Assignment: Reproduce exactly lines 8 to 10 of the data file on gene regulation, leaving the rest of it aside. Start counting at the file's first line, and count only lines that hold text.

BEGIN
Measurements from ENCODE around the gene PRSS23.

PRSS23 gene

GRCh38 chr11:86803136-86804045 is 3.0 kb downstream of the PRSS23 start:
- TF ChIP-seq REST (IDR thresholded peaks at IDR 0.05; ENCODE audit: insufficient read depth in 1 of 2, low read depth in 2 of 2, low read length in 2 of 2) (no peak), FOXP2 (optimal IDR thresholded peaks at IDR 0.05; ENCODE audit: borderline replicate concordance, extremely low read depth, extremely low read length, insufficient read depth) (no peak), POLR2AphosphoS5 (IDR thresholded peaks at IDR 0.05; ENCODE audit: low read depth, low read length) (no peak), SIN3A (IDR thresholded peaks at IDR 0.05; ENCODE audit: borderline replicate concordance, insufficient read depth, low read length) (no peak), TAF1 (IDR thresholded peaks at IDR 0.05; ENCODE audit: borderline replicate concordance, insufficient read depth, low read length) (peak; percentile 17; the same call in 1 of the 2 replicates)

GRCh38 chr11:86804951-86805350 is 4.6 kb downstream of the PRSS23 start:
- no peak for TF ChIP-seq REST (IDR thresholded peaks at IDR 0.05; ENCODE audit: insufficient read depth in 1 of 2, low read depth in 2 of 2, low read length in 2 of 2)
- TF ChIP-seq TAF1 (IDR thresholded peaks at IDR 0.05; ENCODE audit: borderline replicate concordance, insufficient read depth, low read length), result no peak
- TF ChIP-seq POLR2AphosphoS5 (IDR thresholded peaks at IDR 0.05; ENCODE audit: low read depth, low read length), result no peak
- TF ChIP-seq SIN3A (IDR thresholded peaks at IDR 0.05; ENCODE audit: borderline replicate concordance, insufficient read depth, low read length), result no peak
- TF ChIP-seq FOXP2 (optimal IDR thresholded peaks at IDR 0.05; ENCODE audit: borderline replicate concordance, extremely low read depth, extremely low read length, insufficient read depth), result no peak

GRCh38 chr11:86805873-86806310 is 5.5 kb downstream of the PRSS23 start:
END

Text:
- TF ChIP-seq POLR2AphosphoS5 (IDR thresholded peaks at IDR 0.05; ENCODE audit: low read depth, low read length), result no peak
- TF ChIP-seq SIN3A (IDR thresholded peaks at IDR 0.05; ENCODE audit: borderline replicate concordance, insufficient read depth, low read length), result no peak
- TF ChIP-seq FOXP2 (optimal IDR thresholded peaks at IDR 0.05; ENCODE audit: borderline replicate concordance, extremely low read depth, extremely low read length, insufficient read depth), result no peak